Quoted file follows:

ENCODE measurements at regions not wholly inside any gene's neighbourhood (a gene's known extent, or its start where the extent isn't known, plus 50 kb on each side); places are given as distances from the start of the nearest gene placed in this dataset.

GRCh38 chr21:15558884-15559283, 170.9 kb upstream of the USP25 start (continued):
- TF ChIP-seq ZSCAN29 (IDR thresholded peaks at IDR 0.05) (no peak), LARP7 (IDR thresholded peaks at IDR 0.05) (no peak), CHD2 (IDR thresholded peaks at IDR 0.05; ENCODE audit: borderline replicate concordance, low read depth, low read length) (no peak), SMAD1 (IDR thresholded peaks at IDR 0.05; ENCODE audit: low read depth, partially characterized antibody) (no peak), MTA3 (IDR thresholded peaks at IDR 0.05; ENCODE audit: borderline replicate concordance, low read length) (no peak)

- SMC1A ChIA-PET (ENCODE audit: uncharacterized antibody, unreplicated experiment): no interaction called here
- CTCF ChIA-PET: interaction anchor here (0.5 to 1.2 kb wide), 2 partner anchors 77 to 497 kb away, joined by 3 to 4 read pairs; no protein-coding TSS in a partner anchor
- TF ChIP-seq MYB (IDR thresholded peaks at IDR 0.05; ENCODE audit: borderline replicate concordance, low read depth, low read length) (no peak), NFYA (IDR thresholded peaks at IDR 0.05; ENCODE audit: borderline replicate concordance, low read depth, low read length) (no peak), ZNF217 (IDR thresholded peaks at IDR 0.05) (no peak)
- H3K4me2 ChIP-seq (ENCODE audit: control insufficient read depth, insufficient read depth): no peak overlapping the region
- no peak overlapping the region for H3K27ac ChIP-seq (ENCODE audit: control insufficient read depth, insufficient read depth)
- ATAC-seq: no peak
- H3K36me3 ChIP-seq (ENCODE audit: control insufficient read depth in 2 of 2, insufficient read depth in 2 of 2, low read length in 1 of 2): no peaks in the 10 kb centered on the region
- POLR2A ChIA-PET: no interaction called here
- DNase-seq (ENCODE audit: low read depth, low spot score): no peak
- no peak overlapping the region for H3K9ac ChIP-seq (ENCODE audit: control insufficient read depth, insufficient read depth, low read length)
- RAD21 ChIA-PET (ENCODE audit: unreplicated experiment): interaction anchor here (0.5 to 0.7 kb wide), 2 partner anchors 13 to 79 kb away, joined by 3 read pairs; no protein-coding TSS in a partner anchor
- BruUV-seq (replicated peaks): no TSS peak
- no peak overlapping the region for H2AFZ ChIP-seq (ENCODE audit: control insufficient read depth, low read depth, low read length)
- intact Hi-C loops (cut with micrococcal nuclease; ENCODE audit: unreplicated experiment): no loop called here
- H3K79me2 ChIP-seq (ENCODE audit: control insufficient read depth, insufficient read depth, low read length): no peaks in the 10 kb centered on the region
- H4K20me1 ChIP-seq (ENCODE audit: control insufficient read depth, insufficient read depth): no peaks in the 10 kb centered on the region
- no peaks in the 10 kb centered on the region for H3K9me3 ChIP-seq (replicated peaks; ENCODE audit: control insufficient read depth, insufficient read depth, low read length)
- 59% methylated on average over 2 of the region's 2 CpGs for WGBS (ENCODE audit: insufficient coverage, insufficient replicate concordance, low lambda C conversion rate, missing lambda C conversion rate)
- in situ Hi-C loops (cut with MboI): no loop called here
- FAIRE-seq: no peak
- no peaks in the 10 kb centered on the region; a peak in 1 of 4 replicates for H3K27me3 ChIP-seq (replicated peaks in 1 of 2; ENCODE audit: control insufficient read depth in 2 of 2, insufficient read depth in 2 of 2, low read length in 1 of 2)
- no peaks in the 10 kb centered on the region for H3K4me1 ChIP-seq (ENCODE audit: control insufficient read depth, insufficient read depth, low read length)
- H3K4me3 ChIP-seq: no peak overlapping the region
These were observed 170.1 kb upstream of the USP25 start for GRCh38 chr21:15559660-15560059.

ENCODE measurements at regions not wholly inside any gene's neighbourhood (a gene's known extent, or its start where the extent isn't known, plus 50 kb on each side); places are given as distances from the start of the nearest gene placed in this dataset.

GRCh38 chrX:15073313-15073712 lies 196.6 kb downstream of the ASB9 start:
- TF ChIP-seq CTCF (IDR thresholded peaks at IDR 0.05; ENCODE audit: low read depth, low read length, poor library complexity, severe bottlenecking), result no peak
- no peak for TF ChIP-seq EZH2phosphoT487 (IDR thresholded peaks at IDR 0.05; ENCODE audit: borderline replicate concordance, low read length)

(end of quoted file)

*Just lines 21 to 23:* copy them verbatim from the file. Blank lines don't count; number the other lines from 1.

- 59% methylated on average over 2 of the region's 2 CpGs for WGBS (ENCODE audit: insufficient coverage, insufficient replicate concordance, low lambda C conversion rate, missing lambda C conversion rate)
- in situ Hi-C loops (cut with MboI): no loop called here
- FAIRE-seq: no peak